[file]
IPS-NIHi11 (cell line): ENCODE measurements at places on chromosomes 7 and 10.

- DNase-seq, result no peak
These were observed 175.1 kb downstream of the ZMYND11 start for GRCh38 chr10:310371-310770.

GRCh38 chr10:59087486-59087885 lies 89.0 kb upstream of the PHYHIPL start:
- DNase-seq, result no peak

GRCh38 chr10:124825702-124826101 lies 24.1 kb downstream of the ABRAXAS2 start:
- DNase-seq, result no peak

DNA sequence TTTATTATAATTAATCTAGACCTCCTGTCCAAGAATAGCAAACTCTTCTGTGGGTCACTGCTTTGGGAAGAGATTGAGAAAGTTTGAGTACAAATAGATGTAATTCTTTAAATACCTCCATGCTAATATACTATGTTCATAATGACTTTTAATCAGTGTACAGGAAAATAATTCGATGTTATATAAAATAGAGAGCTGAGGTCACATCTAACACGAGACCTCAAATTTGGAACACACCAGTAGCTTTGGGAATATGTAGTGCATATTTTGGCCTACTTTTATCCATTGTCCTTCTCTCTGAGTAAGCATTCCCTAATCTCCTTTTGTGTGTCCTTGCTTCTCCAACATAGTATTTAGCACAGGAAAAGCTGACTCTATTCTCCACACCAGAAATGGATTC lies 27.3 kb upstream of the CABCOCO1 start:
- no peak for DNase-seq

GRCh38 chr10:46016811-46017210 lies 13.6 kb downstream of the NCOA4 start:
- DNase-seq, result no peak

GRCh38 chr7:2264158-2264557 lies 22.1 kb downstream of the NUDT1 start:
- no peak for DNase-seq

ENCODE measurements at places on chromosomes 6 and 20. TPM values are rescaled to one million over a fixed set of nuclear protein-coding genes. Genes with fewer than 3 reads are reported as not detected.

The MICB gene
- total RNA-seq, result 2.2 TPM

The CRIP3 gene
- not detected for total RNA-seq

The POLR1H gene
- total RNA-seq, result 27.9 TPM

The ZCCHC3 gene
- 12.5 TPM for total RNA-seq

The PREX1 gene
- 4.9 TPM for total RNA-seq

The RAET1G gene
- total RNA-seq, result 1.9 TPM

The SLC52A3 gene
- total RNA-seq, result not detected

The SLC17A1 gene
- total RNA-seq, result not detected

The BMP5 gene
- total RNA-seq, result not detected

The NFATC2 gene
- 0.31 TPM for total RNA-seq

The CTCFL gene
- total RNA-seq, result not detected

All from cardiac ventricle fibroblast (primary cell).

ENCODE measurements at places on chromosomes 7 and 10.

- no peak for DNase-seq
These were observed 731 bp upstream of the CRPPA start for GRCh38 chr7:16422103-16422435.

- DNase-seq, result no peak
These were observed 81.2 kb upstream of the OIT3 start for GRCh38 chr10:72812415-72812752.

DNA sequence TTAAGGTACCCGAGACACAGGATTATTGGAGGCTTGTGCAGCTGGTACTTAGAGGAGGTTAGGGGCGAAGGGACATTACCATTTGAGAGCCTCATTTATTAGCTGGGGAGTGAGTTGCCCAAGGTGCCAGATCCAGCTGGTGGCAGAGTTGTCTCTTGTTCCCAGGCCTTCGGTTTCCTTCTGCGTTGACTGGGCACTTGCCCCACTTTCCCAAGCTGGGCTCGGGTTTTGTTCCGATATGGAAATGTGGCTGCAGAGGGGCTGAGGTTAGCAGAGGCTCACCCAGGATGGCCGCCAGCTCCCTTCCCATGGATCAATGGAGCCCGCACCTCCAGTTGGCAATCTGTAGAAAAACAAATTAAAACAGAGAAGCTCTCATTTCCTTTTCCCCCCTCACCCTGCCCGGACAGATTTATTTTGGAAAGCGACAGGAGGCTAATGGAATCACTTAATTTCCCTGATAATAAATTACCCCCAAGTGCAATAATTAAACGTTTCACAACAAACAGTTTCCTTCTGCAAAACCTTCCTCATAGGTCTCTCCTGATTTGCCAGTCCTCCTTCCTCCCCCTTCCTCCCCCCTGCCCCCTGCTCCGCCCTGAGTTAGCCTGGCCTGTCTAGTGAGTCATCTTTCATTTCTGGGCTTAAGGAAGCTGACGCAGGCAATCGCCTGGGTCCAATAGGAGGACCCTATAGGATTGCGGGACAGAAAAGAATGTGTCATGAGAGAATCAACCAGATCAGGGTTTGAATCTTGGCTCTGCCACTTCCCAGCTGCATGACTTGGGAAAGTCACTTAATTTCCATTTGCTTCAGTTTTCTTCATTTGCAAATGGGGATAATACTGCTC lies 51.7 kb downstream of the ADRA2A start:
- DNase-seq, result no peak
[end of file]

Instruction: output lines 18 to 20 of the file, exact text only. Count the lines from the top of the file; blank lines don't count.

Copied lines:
- not detected for total RNA-seq

The POLR1H gene
- total RNA-seq, result 27.9 TPM